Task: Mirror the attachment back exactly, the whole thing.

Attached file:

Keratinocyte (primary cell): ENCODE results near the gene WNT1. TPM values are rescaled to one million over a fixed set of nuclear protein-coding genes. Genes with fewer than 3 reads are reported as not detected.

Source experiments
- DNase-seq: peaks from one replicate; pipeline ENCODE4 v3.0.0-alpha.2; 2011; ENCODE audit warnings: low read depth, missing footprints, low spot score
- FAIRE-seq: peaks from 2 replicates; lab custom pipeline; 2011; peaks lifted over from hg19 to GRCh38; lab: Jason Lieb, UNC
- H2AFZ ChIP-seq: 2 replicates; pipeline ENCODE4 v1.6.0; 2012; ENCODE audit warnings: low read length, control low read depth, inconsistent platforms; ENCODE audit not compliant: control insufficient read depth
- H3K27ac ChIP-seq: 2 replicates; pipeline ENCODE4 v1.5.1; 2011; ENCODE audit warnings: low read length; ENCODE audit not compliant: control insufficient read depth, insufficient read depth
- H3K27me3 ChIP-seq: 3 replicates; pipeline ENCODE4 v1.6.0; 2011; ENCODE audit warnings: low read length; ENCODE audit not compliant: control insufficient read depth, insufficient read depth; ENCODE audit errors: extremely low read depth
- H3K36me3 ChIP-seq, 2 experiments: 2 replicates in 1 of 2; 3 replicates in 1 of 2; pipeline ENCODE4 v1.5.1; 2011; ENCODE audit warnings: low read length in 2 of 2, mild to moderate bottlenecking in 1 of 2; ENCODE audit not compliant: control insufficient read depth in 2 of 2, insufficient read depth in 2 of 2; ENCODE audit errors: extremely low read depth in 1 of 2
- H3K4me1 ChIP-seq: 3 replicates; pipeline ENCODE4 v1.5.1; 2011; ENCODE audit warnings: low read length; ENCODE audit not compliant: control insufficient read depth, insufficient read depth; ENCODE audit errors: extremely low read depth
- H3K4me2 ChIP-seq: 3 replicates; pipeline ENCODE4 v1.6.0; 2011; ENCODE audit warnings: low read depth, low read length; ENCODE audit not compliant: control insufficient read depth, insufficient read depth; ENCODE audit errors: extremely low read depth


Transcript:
Keratinocyte (primary cell): ENCODE results near the gene WNT1. TPM values are rescaled to one million over a fixed set of nuclear protein-coding genes. Genes with fewer than 3 reads are reported as not detected.

Source experiments
- DNase-seq: peaks from one replicate; pipeline ENCODE4 v3.0.0-alpha.2; 2011; ENCODE audit warnings: low read depth, missing footprints, low spot score
- FAIRE-seq: peaks from 2 replicates; lab custom pipeline; 2011; peaks lifted over from hg19 to GRCh38; lab: Jason Lieb, UNC
- H2AFZ ChIP-seq: 2 replicates; pipeline ENCODE4 v1.6.0; 2012; ENCODE audit warnings: low read length, control low read depth, inconsistent platforms; ENCODE audit not compliant: control insufficient read depth
- H3K27ac ChIP-seq: 2 replicates; pipeline ENCODE4 v1.5.1; 2011; ENCODE audit warnings: low read length; ENCODE audit not compliant: control insufficient read depth, insufficient read depth
- H3K27me3 ChIP-seq: 3 replicates; pipeline ENCODE4 v1.6.0; 2011; ENCODE audit warnings: low read length; ENCODE audit not compliant: control insufficient read depth, insufficient read depth; ENCODE audit errors: extremely low read depth
- H3K36me3 ChIP-seq, 2 experiments: 2 replicates in 1 of 2; 3 replicates in 1 of 2; pipeline ENCODE4 v1.5.1; 2011; ENCODE audit warnings: low read length in 2 of 2, mild to moderate bottlenecking in 1 of 2; ENCODE audit not compliant: control insufficient read depth in 2 of 2, insufficient read depth in 2 of 2; ENCODE audit errors: extremely low read depth in 1 of 2
- H3K4me1 ChIP-seq: 3 replicates; pipeline ENCODE4 v1.5.1; 2011; ENCODE audit warnings: low read length; ENCODE audit not compliant: control insufficient read depth, insufficient read depth; ENCODE audit errors: extremely low read depth
- H3K4me2 ChIP-seq: 3 replicates; pipeline ENCODE4 v1.6.0; 2011; ENCODE audit warnings: low read depth, low read length; ENCODE audit not compliant: control insufficient read depth, insufficient read depth; ENCODE audit errors: extremely low read depth